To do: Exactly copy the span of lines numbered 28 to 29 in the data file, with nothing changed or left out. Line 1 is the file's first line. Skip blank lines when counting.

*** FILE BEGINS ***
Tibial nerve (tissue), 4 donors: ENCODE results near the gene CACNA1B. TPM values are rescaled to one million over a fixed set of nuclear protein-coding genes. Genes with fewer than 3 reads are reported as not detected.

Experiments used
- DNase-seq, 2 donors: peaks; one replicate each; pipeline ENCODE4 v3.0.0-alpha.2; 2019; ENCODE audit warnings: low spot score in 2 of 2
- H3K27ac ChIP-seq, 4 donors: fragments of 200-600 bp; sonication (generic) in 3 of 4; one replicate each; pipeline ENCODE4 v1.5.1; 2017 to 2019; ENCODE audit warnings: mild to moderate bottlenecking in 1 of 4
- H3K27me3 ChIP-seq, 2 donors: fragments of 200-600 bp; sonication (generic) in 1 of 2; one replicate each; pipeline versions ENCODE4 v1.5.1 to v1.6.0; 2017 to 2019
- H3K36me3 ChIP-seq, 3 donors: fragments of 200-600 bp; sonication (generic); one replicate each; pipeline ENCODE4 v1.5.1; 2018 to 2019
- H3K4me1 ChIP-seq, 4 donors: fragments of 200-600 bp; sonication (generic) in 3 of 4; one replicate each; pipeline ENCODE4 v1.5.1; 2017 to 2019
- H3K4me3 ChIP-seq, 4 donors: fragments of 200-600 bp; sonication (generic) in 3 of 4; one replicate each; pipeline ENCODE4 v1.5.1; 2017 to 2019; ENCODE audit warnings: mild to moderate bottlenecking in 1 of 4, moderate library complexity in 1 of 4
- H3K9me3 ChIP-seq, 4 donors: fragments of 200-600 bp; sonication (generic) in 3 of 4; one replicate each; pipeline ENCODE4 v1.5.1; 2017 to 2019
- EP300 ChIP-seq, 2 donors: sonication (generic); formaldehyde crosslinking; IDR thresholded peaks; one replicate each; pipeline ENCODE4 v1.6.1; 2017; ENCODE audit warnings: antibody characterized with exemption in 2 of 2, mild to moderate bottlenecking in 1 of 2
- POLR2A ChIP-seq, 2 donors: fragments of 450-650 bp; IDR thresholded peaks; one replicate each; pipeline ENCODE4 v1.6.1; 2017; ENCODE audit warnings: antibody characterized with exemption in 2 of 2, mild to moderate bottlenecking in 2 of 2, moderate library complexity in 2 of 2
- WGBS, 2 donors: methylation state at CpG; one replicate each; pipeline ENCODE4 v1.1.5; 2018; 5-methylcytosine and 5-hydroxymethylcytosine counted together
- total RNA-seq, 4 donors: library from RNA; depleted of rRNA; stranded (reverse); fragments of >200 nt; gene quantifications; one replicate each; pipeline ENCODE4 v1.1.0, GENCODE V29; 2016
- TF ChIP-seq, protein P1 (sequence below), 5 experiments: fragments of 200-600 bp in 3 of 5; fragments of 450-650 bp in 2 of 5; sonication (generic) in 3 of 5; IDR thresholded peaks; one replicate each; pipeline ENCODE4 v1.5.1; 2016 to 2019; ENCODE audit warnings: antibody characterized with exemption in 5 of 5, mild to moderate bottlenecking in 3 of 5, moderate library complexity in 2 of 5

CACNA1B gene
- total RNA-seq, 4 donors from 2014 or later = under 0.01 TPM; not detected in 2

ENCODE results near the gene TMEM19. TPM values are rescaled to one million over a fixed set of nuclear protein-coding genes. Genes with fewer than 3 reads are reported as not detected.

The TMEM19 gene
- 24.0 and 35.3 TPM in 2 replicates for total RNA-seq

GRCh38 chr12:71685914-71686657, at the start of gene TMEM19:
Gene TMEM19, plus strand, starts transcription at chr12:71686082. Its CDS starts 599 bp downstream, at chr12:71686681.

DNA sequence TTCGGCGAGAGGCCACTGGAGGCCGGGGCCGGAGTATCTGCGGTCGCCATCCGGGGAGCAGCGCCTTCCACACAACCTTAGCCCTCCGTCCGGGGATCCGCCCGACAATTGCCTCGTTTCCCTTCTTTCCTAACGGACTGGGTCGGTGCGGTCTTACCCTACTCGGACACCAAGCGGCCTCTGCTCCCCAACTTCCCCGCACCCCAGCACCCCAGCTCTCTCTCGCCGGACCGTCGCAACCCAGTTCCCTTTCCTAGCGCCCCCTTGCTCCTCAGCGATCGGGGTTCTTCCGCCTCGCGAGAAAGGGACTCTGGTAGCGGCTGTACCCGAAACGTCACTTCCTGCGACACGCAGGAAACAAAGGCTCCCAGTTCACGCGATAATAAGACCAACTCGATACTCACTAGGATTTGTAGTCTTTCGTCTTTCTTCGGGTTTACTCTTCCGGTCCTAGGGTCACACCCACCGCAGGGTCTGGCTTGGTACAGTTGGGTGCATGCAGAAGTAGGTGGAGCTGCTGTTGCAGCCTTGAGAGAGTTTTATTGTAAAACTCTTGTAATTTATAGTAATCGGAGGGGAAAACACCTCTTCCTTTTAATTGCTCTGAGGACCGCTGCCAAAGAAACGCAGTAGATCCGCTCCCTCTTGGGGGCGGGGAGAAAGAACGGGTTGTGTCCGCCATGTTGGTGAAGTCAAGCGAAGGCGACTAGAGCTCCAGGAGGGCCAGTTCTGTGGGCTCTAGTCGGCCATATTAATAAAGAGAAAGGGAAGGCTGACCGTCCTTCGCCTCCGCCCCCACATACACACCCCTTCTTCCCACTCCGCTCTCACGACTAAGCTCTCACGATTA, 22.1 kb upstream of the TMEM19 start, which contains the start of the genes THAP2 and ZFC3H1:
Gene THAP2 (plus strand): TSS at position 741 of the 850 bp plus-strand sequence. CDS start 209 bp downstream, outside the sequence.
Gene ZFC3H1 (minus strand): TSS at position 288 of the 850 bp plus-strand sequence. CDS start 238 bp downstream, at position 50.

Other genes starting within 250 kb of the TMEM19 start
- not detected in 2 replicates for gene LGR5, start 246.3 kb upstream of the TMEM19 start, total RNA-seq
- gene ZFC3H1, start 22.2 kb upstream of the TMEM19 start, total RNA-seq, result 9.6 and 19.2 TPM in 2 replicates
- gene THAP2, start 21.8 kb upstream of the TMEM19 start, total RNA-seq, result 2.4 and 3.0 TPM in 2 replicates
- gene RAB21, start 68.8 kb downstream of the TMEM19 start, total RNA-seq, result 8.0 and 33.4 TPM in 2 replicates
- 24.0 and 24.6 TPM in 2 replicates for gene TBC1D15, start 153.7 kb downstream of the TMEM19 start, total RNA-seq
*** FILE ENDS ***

- gene THAP2, start 21.8 kb upstream of the TMEM19 start, total RNA-seq, result 2.4 and 3.0 TPM in 2 replicates
- gene RAB21, start 68.8 kb downstream of the TMEM19 start, total RNA-seq, result 8.0 and 33.4 TPM in 2 replicates